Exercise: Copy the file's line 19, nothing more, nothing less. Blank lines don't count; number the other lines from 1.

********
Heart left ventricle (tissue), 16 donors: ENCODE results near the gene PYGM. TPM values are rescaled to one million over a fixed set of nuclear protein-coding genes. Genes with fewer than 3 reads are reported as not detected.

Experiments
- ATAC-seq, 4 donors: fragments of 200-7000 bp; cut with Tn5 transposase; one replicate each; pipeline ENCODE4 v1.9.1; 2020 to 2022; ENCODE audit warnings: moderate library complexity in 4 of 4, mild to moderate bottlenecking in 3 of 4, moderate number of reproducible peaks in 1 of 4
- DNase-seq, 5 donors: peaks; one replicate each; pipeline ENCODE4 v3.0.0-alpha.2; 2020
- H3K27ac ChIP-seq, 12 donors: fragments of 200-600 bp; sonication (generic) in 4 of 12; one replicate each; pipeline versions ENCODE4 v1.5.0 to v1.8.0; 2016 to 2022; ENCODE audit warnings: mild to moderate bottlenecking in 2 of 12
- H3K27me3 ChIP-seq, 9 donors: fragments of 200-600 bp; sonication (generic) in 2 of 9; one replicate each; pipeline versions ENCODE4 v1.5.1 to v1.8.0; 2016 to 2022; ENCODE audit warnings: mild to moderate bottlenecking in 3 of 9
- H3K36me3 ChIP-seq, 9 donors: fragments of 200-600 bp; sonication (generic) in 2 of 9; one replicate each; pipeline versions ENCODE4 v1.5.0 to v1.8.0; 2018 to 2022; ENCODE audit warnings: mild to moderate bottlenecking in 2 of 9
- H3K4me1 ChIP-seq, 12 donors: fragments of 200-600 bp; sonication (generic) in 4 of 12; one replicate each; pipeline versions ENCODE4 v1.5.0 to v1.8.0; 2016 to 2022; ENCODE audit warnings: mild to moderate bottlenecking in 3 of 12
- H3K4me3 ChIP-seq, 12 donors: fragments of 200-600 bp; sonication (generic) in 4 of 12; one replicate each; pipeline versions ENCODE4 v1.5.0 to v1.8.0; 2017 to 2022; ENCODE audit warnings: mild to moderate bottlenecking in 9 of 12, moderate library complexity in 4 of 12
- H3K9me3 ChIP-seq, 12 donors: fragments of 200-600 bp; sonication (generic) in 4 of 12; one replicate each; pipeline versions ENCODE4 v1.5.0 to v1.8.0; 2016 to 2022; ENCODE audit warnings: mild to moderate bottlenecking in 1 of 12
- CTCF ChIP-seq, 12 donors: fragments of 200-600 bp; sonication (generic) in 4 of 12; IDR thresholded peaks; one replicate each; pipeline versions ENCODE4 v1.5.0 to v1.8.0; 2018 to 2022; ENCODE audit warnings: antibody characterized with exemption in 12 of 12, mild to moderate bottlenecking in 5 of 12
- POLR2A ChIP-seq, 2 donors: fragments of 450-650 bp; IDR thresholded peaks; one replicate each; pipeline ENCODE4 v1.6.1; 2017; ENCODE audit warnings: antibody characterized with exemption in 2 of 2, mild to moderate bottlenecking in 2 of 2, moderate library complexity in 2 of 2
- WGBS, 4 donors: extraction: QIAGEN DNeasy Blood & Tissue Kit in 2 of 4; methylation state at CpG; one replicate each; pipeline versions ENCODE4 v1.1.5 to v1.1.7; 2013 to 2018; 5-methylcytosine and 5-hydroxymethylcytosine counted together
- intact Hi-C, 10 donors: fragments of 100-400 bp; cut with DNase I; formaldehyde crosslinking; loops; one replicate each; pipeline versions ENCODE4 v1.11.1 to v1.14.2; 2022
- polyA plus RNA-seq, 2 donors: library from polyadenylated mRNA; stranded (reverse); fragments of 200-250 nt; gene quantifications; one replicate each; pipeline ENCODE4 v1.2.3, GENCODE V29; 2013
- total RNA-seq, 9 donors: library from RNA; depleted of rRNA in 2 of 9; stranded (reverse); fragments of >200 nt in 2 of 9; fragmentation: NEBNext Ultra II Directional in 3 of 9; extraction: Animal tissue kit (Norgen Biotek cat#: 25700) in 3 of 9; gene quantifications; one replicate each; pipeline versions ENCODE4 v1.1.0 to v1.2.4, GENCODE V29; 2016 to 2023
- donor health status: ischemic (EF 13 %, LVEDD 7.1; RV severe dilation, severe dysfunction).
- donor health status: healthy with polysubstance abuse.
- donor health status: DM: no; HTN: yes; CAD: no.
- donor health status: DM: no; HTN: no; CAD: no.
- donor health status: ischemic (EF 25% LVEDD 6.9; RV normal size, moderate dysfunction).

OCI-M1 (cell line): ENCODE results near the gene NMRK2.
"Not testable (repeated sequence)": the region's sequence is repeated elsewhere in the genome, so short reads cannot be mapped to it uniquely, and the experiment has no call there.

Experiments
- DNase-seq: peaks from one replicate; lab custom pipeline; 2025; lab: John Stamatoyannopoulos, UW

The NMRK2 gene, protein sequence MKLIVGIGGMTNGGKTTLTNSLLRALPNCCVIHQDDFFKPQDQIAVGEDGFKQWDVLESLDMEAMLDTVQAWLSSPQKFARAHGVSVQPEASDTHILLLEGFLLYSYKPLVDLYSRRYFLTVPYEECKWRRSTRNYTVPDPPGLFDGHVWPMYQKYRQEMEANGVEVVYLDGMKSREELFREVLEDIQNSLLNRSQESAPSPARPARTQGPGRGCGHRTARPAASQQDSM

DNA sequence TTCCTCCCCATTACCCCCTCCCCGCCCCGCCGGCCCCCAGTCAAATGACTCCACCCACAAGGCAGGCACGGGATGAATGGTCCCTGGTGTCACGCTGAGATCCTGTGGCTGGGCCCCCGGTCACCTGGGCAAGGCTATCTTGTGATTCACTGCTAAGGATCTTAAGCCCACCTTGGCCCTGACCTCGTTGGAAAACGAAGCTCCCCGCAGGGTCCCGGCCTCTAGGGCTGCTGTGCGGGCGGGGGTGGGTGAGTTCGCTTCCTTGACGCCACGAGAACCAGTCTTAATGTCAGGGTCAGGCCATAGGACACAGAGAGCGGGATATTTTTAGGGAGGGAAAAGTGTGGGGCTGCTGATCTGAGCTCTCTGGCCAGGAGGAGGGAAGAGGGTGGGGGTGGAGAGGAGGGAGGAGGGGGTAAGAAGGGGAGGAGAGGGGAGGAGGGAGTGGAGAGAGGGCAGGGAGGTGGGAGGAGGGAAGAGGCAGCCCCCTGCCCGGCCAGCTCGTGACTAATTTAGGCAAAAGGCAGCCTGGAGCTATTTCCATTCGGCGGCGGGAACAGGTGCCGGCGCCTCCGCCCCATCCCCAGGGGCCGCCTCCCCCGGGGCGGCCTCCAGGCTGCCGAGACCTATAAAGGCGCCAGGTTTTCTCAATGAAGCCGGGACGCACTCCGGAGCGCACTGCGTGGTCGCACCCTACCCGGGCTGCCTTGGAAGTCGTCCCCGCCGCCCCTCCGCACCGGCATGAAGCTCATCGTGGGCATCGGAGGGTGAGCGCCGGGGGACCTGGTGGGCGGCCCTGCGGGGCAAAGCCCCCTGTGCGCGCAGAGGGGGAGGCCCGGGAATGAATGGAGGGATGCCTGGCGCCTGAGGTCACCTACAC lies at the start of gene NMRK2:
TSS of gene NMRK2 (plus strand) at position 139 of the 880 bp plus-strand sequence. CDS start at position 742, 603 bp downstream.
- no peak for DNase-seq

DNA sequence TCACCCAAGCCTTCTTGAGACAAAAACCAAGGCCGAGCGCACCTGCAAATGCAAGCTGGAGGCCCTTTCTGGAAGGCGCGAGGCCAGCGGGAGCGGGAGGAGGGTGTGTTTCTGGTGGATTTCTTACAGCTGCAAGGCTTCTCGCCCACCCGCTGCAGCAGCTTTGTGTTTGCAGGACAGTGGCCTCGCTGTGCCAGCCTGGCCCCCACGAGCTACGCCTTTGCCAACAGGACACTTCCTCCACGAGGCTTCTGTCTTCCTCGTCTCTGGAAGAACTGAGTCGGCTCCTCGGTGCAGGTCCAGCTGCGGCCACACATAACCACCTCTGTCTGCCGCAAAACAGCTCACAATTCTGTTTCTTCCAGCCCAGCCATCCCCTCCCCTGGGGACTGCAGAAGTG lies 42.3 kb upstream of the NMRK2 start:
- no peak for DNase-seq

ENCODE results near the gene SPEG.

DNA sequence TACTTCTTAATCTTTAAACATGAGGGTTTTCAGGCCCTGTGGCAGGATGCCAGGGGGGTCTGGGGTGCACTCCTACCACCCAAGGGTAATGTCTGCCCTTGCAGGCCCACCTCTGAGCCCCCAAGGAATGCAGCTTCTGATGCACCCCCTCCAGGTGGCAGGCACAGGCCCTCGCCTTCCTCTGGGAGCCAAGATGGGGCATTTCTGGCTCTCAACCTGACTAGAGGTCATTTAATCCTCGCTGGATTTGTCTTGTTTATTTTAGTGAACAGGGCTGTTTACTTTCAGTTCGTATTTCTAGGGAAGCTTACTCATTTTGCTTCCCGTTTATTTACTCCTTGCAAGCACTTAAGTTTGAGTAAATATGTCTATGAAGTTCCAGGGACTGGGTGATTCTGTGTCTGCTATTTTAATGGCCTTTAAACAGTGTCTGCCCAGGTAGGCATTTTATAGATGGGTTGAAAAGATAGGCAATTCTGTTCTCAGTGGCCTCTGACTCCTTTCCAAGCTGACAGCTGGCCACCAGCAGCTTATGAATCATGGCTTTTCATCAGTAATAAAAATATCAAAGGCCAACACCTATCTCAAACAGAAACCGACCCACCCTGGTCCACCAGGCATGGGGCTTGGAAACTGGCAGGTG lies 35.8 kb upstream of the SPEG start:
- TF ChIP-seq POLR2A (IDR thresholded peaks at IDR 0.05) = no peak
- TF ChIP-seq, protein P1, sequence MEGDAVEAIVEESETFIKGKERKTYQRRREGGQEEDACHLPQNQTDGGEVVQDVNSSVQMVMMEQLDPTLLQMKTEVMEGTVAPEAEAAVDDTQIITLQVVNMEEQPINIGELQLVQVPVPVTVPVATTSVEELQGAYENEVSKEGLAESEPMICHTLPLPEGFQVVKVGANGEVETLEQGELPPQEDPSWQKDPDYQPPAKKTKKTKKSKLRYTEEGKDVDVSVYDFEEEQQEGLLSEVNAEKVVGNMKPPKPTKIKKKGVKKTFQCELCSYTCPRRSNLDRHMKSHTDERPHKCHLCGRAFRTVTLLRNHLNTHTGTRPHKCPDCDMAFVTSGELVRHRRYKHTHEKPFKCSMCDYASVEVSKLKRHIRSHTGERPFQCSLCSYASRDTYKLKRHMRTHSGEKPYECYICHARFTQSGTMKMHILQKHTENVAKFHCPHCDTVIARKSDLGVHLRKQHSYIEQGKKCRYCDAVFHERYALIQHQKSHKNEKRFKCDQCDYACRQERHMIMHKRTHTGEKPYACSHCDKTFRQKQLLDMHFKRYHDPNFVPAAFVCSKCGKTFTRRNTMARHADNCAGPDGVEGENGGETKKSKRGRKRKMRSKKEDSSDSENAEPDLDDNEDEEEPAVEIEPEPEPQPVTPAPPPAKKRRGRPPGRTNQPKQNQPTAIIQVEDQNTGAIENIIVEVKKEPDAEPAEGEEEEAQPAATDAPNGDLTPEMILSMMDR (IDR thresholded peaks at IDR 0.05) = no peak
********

- donor health status: DM: no; HTN: yes; CAD: no.